A Name’s Sake

Despite what you’ve learned, Q is for innovation. If you want your new brand to appeal to women, consider a name starting with an L or V. When it comes to brand naming, there is much more than just creative phrasing and best guesses—it’s a science. With science, there is research, and the suggestive properties of Q, L and V are among the intriguing findings of new research completed by Strategic Name Development.

We conducted the English consonant research among 414 randomly selected U.S. consumers from an online panel of 7 million. Our research tells us what different consonants represent in the minds of consumers. The results—which fell into categories such as classic, innovative, simple and complex—were compared with Brandweek’s top 1,000 most advertised brands in the U.S.

At SND, we determined that the letters C, S and B are perceived as more traditional or classic—and what could be more classic than Coca-Cola, Sears and Budweiser? Likewise, names with the letters B (Bounty) and C (Cheerios) were perceived as being less complex.

The team’s curiosity was peaked by the letter Q, which rated high for innovation. Consider brands like Quicken, which was highly innovative when it first appeared on the market, or QuickBooks. Q is one of the least-used letters in the English alphabet, only appearing in 0.02 percent of all words. That in itself may help to explain the letter perception among consumers.

Conventional brand naming examines factors such as the number of syllables, memorability and ease of pronunciation. But this recent research on specific letters of the alphabet provides knowledge and insight as to why some names have greater target market acceptance than others. Although it is not a precise science, we see it as a significant new naming tool. The average number of syllables and characters in a brand name also has value. SND’s study revealed 3.5 syllables and 10.4 characters as the norm for the top 1,000 brands, and it’s important to consider the value of these influencers in the consumer’s mind. Take the automotive industry, for example: Mazda’s 6 and Hummer’s H3 exemplify brevity, but potentially at the expense of clearly defining what the brand offers. Move up to three letters, such as Saturn’s Vue or, for an example in consumer foods, Jif peanut butter, and we have a clearer understanding of the product’s emotional benefits.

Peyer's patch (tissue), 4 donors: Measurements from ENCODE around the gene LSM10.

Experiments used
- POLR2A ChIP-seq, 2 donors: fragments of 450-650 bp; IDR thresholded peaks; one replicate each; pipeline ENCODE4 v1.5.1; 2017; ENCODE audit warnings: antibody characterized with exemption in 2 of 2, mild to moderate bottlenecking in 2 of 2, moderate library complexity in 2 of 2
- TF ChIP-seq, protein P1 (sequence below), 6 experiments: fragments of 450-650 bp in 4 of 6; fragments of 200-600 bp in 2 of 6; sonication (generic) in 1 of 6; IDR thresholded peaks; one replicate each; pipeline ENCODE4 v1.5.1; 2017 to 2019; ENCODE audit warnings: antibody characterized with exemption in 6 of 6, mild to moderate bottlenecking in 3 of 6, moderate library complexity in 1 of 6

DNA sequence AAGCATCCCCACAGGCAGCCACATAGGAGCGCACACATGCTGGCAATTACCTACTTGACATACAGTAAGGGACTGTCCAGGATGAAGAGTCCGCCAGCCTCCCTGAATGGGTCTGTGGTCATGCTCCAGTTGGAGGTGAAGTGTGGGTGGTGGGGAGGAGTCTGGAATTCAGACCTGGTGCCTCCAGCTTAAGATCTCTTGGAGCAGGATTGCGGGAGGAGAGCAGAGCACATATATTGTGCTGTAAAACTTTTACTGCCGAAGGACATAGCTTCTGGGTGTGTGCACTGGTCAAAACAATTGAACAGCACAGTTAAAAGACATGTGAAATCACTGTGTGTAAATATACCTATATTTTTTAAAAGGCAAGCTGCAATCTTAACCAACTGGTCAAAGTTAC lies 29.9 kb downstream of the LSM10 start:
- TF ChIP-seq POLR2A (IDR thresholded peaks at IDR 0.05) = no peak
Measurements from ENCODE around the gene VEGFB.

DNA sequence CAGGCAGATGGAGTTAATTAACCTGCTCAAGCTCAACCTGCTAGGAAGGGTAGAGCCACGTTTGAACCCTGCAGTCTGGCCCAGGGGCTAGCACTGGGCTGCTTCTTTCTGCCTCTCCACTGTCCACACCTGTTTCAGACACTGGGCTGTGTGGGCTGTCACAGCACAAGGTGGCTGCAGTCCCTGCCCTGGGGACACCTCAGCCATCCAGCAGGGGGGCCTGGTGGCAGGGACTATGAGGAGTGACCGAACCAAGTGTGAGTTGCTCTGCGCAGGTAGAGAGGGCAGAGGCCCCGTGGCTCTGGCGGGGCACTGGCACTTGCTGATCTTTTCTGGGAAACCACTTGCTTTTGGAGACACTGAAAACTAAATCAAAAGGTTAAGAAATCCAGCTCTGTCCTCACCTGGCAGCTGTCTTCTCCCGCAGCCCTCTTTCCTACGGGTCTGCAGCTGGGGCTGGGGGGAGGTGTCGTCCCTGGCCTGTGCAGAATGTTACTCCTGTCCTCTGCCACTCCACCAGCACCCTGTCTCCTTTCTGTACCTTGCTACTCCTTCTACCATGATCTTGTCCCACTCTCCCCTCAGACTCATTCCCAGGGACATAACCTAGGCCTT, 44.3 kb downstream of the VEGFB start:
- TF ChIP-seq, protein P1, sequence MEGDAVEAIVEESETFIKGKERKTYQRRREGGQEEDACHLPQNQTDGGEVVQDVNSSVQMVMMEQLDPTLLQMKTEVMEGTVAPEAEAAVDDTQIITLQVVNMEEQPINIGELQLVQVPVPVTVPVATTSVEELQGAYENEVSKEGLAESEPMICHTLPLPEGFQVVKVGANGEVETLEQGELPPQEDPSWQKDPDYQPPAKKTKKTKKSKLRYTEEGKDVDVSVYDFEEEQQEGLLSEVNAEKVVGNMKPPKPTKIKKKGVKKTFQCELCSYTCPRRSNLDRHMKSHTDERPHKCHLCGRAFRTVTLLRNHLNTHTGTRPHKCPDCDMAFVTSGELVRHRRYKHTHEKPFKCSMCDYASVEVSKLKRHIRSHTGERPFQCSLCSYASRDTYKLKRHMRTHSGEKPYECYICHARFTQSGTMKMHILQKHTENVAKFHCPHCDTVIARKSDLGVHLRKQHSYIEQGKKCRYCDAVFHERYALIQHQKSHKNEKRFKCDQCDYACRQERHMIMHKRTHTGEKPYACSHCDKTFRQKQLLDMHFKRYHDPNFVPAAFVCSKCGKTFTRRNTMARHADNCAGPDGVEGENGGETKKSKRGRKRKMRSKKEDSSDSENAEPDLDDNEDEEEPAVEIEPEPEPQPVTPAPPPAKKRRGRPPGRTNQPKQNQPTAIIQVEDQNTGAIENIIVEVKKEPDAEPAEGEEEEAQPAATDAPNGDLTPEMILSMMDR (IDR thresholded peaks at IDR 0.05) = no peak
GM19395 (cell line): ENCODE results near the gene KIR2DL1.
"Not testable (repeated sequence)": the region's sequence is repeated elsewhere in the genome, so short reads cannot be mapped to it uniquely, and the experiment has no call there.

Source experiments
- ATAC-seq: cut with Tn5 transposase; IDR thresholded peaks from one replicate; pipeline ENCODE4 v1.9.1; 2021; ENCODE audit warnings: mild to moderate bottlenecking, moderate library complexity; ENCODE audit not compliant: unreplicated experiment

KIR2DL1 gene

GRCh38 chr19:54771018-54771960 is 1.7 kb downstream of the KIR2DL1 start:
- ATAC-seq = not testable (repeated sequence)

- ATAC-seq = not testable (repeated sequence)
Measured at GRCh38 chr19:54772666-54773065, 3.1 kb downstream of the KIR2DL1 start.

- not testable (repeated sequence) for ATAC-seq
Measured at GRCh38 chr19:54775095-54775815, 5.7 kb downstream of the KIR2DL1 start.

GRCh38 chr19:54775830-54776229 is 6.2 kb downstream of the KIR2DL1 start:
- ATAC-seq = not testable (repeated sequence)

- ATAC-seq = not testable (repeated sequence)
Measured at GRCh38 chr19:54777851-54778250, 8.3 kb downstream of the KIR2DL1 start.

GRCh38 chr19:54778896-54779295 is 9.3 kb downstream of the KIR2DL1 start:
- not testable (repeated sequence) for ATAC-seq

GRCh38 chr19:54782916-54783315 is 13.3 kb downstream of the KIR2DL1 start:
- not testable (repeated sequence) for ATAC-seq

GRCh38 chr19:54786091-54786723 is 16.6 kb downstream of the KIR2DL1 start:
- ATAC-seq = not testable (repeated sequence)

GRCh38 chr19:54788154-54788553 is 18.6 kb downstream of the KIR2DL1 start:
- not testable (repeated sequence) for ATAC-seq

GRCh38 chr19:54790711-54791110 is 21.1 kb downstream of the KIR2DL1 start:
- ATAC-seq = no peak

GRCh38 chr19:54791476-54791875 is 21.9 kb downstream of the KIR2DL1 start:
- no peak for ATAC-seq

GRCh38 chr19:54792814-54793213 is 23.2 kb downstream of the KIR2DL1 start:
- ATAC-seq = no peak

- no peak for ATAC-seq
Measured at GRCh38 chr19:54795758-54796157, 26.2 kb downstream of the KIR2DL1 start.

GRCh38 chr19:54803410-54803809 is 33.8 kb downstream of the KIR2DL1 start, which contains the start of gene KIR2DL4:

Anyone can name a product if all he is looking for is a name, but there’s a tremendous amount of discipline that goes into it. At SND, we also consider aspects of naming such as a brand’s pronounceability. Brands that are harder to pronounce—such as Cialis, Prevacid, Touareg—are spending millions more in advertising (between $157 million for Cialis and $99 million on Touareg). Brand names that roll off the tongue, like Botox, Fructis and Tic Tac, are more easily sold without spending the mega millions in advertising (between $33 million for Botox and $17 million on Tic Tac).

In addition to using this new alphabetic research tool, we also work with sound symbolism, psycholinguistics and a keen understanding of how the name will appear visually, among other variables. We have a very disciplined approach for evaluating names based on the client’s objectives. And most importantly, we look at names from the perspective of the target market. This eliminates subjective evaluations that result in names being added or eliminated based on nothing more than gut reactions. The common response we hear from clients is, “You’ve got me thinking about the naming process differently!”

These recent consumer findings are particularly intriguing when segmented by industry. For example, there is a predominance of top 1,000 brands beginning with B in the household goods industry—from Bounty to Bounce, for example. Classic and simple.

There is also a distinct line between what appeals to men versus women. As I mentioned before, V is distinctly feminine, and what could be more feminine than Victoria’s Secret or Venus, Gillette’s brand of razors for women?

The No. 1 consonant to use in marketing to men? X. Consider Gatorade X-Factor, Jaguar’s X-Type and the Nissan Xterra. X also ranks high as being both a complex and innovative brand.

Creating a name for your new brand can be a daunting task. Is it short, distinctive, pronounceable, memorable, appropriate, extendable, trademark-able?